Engulfed in a cloud of readies: Sepp Blatter and Fifa given ultimate pay-off by Lee Nelson

Comedian Simon Brodkin nailed the Fifa malaise with his fake banknote stunt in Zurich

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There is just something about bank notes flung up into the air, drifting slowly down to earth, that feels like the movies. Whether it is Leonardo Di Caprio in The Wolf of Wall Street or Floyd Mayweather in a Los Angeles strip club, or - admittedly further down the scale - that bit of The Crystal Maze when contestants had to grab swirling eddies of fake notes. There is nothing quite like it to express excess, greed, wild abandon or just the fact you’re having a damn good time.

Yet for Sepp Blatter at Fifa House, the image of him sat among big green banknotes floating gently around him like Zurich snow was just not the look. Not with the FBI at his door and the Swiss forensic accountants closing in. Blatter is so rich he could probably afford to have Kanye West play his 80th birthday party if he so wanted but at this moment in time he really does not need to look like he is in a rap music video.

Perhaps it was reading too much into the lack of urgency with which his Fifa colleagues moved over to intervene but Simon Brodkin, the British comedian/prankster seemed to have more time to finish the job than Stoke City’s strikers on the last day of last season.

Brodkin, as his alter ego Lee Nelson, already had the hesitant hand of a Fifa official on his arm when he turned and launched his notes over the head of Blatter. He did so with a lame joke thanking the Fifa president for “North Korea 2026” and from there, “Lee Nelson” promptly stayed lodged at the top of the UK Twitter trends for the next six hours. Job done, as far as he was concerned.

As pictures go it presented the photographers in the room with the most arresting image captured in Fifa House’s vast auditorium since at least 2 June when Blatter announced his resignation. Then he had walked uncertainly to an open door filled with a preternatural light, looking every inch like a much-loved but incurable grandfather in a promotional leaflet for an assisted dying clinic.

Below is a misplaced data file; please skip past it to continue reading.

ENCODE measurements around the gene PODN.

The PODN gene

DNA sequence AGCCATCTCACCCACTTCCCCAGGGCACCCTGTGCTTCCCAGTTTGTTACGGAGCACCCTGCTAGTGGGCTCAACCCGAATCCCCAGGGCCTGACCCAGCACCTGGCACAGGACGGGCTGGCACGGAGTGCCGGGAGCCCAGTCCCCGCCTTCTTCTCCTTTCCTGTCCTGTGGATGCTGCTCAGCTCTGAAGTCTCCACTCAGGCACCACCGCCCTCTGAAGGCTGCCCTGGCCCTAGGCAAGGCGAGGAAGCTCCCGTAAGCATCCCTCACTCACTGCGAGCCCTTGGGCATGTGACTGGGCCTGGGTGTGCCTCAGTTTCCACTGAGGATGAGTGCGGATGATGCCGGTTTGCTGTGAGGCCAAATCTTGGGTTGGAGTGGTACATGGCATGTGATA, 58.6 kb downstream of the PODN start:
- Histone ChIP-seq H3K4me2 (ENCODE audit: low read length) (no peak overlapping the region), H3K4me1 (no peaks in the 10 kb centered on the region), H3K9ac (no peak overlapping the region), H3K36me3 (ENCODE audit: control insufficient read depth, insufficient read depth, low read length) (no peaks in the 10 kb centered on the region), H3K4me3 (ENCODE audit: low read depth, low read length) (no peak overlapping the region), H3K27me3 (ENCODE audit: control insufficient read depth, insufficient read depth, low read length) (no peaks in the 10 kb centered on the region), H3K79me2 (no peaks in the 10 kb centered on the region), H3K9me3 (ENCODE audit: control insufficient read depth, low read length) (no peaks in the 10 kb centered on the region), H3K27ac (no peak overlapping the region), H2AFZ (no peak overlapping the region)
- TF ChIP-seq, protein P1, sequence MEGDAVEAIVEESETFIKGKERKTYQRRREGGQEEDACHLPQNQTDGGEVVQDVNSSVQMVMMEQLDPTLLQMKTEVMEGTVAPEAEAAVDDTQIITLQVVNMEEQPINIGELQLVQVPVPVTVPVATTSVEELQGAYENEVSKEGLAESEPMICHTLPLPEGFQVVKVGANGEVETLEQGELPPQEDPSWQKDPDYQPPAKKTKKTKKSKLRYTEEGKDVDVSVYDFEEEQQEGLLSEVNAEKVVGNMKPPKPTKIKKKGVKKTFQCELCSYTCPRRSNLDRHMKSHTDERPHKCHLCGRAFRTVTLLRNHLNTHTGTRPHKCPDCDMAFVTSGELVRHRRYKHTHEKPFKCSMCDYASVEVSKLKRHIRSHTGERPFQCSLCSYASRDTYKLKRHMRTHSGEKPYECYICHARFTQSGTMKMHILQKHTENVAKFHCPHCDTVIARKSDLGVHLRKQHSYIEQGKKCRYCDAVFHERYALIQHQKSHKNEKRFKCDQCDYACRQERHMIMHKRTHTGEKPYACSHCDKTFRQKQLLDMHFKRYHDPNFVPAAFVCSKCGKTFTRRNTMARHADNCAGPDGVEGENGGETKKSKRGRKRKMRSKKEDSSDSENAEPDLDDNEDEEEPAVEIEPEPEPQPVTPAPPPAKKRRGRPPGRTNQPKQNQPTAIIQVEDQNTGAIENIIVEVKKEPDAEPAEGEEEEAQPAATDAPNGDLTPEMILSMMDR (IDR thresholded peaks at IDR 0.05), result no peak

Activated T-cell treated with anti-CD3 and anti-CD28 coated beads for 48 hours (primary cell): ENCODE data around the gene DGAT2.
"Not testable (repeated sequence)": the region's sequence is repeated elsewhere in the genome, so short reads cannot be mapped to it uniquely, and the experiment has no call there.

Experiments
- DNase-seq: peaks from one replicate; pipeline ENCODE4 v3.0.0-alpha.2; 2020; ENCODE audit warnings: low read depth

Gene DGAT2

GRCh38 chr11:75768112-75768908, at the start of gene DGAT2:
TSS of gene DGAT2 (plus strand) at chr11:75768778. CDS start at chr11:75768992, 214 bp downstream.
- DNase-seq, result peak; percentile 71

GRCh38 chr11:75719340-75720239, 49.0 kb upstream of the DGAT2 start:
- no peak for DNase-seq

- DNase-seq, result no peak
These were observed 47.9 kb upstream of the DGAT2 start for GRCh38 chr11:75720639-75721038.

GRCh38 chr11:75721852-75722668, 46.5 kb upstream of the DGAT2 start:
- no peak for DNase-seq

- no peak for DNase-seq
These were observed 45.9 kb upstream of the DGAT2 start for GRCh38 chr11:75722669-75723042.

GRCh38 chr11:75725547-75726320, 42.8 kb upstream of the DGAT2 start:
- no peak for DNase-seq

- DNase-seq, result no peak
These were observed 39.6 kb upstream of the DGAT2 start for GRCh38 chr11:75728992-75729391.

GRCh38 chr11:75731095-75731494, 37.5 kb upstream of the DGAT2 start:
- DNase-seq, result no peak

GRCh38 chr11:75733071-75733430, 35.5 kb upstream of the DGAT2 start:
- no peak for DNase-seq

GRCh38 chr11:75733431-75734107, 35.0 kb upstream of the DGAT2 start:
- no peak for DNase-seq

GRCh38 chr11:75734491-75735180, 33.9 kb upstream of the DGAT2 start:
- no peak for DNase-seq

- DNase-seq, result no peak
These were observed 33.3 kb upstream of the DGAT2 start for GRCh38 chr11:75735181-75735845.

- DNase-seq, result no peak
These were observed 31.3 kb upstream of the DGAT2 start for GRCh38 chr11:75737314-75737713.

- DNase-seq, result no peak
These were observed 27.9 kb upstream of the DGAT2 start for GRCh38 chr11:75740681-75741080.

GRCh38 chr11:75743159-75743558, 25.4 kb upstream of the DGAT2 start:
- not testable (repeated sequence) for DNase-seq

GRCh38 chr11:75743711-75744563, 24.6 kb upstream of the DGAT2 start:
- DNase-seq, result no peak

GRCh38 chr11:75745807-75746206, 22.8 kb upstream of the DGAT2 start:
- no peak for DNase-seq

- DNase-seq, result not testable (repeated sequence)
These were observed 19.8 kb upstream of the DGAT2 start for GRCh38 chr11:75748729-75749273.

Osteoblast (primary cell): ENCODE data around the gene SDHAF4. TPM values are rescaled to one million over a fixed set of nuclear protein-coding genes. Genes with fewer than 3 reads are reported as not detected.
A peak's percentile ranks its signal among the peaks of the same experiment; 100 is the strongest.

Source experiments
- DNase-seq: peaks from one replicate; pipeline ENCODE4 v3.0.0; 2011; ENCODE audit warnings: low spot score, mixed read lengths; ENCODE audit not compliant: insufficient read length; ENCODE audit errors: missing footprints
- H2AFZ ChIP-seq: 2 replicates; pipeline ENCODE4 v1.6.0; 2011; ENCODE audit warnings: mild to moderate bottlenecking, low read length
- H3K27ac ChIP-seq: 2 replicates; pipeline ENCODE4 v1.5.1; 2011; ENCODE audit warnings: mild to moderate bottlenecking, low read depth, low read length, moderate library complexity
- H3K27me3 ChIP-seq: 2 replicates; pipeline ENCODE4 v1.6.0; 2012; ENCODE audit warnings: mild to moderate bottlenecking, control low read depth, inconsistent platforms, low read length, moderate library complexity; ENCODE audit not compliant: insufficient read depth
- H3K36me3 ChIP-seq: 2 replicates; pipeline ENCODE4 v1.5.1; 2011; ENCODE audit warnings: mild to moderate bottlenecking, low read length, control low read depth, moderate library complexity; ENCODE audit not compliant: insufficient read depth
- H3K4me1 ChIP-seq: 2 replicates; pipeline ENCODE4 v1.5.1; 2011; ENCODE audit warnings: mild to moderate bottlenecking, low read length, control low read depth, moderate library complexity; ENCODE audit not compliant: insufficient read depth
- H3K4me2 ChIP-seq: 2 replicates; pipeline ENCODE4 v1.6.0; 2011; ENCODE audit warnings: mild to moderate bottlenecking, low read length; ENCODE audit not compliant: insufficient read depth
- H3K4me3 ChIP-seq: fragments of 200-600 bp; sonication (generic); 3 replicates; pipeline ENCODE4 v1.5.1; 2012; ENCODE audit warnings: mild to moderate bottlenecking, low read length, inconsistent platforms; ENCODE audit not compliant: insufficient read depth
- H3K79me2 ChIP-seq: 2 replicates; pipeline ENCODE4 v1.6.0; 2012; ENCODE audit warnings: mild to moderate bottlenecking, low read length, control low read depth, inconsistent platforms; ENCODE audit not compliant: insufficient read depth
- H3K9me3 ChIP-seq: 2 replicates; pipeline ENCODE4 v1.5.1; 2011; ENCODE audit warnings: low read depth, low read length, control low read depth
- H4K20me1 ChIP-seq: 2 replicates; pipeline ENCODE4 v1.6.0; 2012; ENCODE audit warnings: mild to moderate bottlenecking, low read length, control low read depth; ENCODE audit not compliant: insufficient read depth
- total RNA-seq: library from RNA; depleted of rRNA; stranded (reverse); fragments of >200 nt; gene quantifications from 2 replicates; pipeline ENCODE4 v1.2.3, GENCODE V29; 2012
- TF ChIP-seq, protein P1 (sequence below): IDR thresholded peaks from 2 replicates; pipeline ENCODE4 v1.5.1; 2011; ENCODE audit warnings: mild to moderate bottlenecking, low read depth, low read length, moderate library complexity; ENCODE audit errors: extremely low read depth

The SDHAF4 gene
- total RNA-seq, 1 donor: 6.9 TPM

Say what you like about Brodkin but he nailed it this time. When most people think about Fifa these days, complacent old men being showered with bank notes is exactly what springs to mind. Blatter returned to the stage minutes later to drone on about taskforces and integrity checks but the day’s work had already been done. Sepp engulfed in a cloud of readies. Yep, that is Fifa, right there.

Later on, Blatter almost went the full Alan Partridge when he announced, not for the first time it should be said, that he wished to become a “radio journalist” after 26 February when his successor will be elected. It is not hard to imagine him taking the late morning slot on North Swiss Digital, reminiscing about all those crooks, bluffers and bagmen he was obliged to deal with over the years, interspersed with a non-challenging playlist of easy listening.

Of course, even in his dotage, Alan was unable to resist the occasional bit of score-settling or territory marking and you have to wonder whether Blatter will be the same. Even now his reluctance to name names, or dish out blame, borders on the obsessive. The banknote stunt did not get a second mention when Blatter returned to the stage and the thought did occur whether somewhere in the vast Fifa Zurich complex there is a purpose-built dungeon for people who pull tricks like Brodkin’s.

Soon, Blatter was embarking once again on one of his clanking football analogies intended to explain his leadership of Fifa. But he had lost the day, upstaged on his home turf, and made to look vulnerable, silly, old, corrupt. Brodkin’s hijack might have been dirty trick but then this is, after all, a dirty organisation.